X Borger and Wood River is going to be -- I think it's going to be around 200,000 barrels a day, but let us check our numbers. Including those 2, it's somewhere between 450,000 and 500,000. So I just have to back out what Borger and Wood River represent.

Mark Gilman - The Benchmark Company, LLC, Research Division

Okay, well, that's pretty much 100% on those 2, isn't it? If WTI reference, if you include WCS is WTI reference crude?

Jeffrey Wayne Sheets

Yes, and we have half of Borger and half of Wood River so that's what? That's 350,000 or 250,000?

Mark Gilman - The Benchmark Company, LLC, Research Division

Yes, something like that.

C. C. Reasor

250,000.

Mark Gilman - The Benchmark Company, LLC, Research Division

I mean, the math seems to work.

Jeffrey Wayne Sheets

It's 200,000 to 250,000, something like that.

Operator

Our next question comes from Paul Cheng from Barclays Capital.

Paul Y. Cheng - Barclays Capital, Research Division

Several quick questions. Jeff, you say $180 million of the inventory gain pretax number. Should we just assume a 35% tax rate?

Jeffrey Wayne Sheets

That's probably a good assumption, yes.

Paul Y. Cheng - Barclays Capital, Research Division

Okay. In the Bohai Bay, the press release talking about the settlement with the compensation fund. Is that settled or the lawsuit update or that there's other things that are still pending we should be aware?

Jeffrey Wayne Sheets

So the settlement is for the fisheries that were potentially impacted by the spill, which is the primary issue that we were dealing with. So we -- that's probably about all we can say at that point, we don't know if there will be others -- other things beyond that.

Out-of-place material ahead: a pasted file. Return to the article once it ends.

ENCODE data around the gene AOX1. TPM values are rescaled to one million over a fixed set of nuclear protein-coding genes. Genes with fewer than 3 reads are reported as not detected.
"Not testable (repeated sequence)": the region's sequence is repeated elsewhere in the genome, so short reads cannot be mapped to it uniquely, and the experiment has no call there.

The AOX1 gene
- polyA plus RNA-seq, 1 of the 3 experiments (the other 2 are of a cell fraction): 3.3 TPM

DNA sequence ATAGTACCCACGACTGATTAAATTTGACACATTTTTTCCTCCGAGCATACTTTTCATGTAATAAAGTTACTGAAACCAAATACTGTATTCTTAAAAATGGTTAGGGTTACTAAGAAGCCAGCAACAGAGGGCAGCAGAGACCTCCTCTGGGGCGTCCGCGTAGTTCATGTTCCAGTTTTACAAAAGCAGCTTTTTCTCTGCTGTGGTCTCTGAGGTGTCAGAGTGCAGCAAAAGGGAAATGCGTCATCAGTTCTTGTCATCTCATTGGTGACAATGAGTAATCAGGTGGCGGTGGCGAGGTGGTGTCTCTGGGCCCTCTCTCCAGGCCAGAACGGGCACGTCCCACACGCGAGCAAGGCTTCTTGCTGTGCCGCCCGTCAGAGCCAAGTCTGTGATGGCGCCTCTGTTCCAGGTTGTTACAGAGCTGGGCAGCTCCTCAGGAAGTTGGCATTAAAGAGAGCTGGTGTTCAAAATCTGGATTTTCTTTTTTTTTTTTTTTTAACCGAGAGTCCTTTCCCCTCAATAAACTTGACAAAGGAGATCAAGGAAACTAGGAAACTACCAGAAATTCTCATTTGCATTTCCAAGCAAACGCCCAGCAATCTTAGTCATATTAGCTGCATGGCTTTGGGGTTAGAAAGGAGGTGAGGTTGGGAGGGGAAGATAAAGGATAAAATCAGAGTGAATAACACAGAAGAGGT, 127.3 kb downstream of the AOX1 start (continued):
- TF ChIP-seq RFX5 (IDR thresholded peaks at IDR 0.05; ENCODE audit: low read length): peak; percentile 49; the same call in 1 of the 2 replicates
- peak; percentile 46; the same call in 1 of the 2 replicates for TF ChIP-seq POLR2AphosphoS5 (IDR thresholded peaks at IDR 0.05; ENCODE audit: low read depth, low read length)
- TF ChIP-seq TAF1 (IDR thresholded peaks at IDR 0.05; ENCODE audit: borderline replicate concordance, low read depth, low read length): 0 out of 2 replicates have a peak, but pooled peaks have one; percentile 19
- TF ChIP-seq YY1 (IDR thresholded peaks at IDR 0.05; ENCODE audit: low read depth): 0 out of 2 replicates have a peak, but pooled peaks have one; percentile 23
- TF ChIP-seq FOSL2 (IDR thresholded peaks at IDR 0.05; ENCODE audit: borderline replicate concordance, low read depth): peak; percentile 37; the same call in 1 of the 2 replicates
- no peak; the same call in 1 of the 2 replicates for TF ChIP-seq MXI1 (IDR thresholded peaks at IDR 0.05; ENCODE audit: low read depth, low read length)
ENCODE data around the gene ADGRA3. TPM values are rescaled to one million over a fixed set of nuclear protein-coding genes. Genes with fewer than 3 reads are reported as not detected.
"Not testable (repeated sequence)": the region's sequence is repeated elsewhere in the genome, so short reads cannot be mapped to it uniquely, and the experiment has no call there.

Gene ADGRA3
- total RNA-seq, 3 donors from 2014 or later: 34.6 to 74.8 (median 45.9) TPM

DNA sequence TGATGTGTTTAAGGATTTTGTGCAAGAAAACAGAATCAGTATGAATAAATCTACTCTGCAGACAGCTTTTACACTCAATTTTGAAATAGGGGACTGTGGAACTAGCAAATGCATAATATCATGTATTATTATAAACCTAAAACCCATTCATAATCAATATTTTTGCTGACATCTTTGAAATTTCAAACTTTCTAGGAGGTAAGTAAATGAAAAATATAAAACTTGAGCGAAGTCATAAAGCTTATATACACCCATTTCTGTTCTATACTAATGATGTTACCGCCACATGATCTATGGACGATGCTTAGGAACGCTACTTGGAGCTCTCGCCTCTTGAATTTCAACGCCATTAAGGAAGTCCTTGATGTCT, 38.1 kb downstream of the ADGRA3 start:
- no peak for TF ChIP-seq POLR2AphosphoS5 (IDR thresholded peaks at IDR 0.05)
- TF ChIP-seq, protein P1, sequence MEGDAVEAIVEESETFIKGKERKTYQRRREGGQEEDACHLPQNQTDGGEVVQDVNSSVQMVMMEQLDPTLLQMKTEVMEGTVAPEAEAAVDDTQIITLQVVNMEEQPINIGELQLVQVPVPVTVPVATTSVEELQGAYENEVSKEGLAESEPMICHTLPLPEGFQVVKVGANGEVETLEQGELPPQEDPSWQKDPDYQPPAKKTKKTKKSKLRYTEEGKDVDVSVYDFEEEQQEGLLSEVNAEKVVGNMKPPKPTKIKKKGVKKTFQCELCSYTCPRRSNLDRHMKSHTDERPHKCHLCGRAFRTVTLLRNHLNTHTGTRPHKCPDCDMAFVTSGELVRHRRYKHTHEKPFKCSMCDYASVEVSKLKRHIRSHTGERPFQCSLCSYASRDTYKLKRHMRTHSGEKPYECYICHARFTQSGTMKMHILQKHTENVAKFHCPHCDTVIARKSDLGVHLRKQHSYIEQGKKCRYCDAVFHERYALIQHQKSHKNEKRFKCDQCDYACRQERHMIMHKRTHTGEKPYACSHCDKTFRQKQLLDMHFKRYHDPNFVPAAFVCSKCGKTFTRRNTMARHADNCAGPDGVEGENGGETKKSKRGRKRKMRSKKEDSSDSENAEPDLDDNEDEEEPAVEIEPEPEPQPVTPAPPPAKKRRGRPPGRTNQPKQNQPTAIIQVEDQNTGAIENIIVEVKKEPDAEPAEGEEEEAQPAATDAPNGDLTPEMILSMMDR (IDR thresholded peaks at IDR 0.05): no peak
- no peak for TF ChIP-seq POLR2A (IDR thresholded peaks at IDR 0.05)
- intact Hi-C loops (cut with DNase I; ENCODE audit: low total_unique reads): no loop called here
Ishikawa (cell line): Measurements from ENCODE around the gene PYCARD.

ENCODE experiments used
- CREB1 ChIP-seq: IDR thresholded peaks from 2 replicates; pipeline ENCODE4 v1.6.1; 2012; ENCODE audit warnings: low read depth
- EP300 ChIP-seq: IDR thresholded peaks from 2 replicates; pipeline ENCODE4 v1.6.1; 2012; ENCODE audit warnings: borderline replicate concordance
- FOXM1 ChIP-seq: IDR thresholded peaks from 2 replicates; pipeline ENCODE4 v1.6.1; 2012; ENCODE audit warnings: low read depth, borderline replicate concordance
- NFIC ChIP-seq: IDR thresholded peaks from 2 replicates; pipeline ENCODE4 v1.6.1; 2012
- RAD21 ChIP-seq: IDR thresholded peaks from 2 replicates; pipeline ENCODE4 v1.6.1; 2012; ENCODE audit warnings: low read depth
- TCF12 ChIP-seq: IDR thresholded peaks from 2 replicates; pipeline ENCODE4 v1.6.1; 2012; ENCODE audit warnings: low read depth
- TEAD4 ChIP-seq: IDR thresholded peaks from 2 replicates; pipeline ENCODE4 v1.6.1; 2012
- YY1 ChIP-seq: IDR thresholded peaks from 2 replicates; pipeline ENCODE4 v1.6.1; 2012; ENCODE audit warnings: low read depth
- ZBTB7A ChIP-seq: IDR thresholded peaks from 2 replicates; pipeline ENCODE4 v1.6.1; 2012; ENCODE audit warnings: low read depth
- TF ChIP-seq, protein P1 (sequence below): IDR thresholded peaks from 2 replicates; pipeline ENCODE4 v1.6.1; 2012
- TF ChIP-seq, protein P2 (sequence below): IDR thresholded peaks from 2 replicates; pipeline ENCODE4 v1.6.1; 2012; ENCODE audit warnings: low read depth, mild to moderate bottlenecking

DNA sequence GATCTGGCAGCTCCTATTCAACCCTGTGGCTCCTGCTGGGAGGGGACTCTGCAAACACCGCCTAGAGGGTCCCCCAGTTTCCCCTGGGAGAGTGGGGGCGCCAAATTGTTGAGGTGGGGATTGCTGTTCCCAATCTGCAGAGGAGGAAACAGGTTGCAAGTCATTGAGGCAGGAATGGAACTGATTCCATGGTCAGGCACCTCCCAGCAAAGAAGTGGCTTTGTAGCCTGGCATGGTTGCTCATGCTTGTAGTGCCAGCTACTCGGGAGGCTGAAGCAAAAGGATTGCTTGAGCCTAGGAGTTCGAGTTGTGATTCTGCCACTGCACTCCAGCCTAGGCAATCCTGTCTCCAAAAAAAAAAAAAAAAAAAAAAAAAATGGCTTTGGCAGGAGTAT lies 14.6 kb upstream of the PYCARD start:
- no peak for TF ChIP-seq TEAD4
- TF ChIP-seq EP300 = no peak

Paul Y. Cheng - Barclays Capital, Research Division

How about from the regulator, I think that they have fined you guys some small amount? I presume that based on the Chinese law that there's really no other major potential fine that we should expect from the regulator, right?

Jeffrey Wayne Sheets

So I think, Paul, all we can really say at this point is we think that the settlement we just announced last night is an important step forward and it resolves kind of the most pressing issues that are out there and we're just going to need to move forward with the process with the authorities there, and there's not a lot else we can comment on at this point in time.

Paul Y. Cheng - Barclays Capital, Research Division

Okay. Jeff, what is the Libyan production right now for you guys?

C. C. Reasor

Libyan production...

Jeffrey Wayne Sheets

Is around 20,000 barrels a day.

Paul Y. Cheng - Barclays Capital, Research Division

Net to you?

Jeffrey Wayne Sheets

Net to us, yes, that's right. So that's our share of the Waha concession.

C. C. Reasor

We've got, what, 16…

Jeffrey Wayne Sheets

16.33% at…

C. C. Reasor

At Waha?

Jeffrey Wayne Sheets

Yes.

Paul Y. Cheng - Barclays Capital, Research Division

Okay, perfect. And Jeff, when looking at your financial statement, you have about $1.2 billion, $1.3 billion of the deferred tax cash contribution in 2011. Is that all contributed from the IDC deduction in the U.S. or does it relate to other things also?

Jeffrey Wayne Sheets

No, really it doesn't. It's primarily related to timing differences between tax depreciation and financial depreciation.